The Next Step and Recent Work

After much consideration I’ve decided to head back to the states. I have carefully discussed with others as well as spent significant time assessing my own thoughts to come to this decision.

Everyone’s apprenticeship experience is different and it’s hard to assume a single mold , model, or stereotype of what it is, what one’s experience should be, and what they have difficulty with.

I am grateful to have had the experience to hone my talents and improve my skills. I have no regrets and I can confidently say I did nothing other than my best for my duration here.

Of course, there are still many things I lack for me to learn and to gain experience in. I understand how deep the breadth of knowledge bonsai encompasses and will seek to further my knowledge and skill.

I am grateful for the support I’ve received, and some kind members of the bonsai community who check on me on occasion and offer help.

As far as what comes next, I’m not too sure myself. On this blog I have been very transparent on my development from an hobbyist to the last 2 years, as an apprentice.

Although my skills have rapidly advanced the past 2 years, I can acknowledge and recognize that I still lack a lot of knowledge and experience necessary to become a “full fledged” professional.

I want to pursue bonsai to my highest ability. I want to stay true to myself. I want to be able to support myself and those I care about around me. I am not abandoning my path, but certainly this is a detour if any.

I’ll be back in the states next month. I need some time to assess my options and save some money.

Lastly I wanted to share some pine work I’ve recently completed. They both came out fairly clean and I am content with the results.

final result

I was debating removing the lowest branch. With a left moving trunk and the tree flowing back to the right you get a more dynamic design.

There was too much disconnect between the foliage and the trunk. In order to create a more powerful tree and to lose the disjointed feel, I compressed the trunk. A bend was already in place so it was fairly easily to push it further. Unfortunately the screws and wire I had on hand were not strong enough to hold the bend. I relocated the anchor screws onto a large jin and directly into the deadwood.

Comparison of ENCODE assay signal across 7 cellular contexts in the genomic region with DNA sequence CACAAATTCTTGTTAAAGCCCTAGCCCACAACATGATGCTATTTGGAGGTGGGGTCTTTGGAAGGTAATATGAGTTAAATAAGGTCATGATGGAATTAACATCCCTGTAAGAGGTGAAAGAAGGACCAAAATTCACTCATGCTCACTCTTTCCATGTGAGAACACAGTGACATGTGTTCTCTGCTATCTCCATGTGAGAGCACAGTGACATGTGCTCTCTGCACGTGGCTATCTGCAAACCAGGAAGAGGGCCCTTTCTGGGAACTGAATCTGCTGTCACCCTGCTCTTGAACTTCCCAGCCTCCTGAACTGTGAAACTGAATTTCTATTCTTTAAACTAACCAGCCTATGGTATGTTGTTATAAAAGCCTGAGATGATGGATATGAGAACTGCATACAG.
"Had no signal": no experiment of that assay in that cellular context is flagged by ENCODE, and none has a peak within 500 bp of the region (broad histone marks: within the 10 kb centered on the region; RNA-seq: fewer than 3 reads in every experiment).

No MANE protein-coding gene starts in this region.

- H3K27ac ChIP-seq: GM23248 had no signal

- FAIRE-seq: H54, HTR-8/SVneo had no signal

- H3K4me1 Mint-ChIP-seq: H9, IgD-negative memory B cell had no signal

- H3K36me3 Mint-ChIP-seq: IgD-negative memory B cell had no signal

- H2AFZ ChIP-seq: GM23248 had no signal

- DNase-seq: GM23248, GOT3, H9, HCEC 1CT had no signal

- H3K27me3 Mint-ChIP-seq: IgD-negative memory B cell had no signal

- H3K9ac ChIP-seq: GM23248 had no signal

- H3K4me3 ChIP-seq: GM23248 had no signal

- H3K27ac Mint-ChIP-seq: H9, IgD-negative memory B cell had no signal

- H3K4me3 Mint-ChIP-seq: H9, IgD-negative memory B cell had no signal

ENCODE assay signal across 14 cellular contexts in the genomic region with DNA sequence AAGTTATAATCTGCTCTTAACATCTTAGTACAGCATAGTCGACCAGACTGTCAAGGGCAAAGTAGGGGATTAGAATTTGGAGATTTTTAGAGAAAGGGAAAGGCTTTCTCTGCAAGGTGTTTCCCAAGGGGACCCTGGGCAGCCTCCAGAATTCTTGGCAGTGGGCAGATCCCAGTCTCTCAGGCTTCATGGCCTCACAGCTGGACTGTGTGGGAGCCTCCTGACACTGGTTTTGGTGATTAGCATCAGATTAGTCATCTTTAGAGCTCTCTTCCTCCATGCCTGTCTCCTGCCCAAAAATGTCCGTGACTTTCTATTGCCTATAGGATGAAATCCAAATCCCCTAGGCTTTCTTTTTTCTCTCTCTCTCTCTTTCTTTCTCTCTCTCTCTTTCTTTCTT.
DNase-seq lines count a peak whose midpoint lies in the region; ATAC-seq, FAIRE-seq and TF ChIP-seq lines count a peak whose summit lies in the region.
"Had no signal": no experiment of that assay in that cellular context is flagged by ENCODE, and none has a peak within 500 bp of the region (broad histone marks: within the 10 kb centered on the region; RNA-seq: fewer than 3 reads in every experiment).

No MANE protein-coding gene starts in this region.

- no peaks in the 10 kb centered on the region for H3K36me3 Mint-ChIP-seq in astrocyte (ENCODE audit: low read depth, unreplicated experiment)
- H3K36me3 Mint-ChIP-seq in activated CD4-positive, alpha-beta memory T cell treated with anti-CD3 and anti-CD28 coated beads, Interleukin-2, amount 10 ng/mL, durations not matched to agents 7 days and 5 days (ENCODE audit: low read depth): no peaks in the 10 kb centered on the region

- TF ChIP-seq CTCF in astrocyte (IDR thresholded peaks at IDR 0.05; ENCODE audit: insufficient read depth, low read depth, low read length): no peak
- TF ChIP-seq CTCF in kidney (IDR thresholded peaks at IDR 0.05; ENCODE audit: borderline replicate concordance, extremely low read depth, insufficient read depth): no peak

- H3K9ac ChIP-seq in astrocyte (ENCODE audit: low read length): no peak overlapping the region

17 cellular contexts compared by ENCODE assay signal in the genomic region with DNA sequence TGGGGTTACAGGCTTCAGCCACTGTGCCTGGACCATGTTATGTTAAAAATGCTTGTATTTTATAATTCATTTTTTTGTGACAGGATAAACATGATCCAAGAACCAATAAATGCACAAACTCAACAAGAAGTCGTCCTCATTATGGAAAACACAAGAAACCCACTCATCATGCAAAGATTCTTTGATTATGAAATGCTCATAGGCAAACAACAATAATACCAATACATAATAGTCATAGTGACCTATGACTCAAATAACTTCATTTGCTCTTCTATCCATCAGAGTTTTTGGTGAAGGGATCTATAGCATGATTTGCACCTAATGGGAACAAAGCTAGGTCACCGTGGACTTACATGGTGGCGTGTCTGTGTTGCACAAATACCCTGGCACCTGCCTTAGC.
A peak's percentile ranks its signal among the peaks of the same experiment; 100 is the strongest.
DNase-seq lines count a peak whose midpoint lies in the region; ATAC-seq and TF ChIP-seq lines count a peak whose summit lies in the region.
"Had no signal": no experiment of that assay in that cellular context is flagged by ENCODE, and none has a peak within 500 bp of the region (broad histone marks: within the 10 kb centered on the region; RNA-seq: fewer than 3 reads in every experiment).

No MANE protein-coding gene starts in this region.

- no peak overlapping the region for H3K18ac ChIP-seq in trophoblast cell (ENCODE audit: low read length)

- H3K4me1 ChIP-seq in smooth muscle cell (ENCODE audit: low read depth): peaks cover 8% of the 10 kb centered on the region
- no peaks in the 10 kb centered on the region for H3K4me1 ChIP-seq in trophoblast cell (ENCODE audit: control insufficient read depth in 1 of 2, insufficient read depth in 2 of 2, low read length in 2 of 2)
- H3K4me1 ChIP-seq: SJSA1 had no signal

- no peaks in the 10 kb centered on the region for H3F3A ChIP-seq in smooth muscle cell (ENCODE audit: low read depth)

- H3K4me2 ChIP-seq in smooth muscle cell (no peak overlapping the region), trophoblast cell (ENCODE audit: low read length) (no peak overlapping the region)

Lower branches set.

Since pulling the right side of the trunk down lifted everything on the left side, I had to compensate with guy wires hidden around the back and left side of the tree. Overall the design was able to be compacted quite a bit.


Here’s a red pine I styled as well. The goals with this tree was to clean up the pads and design–meaning necessary branch cuts/thinning as well as pulling all the old needles. After doing so the entire tree could be wired.

after initial thinning
setting bottom branches. Nice equal spaced, bifurcating(as much as possible) branches will create clean and sustainable pads. It’s best to avoid stacking branches on top of each other.
to account for the negative space on the right side of the tree, the back branches were used to provide depth while the upper right branches were compressed to connect the silhouette line.

Done! Repotted in a lightly larger container and roots slightly worked to accommodate for angle change. Looks a little messy in this photo with needles stacked over each other, but it turned out really clean in person! These 2 trees will be available for sale at Kokufu.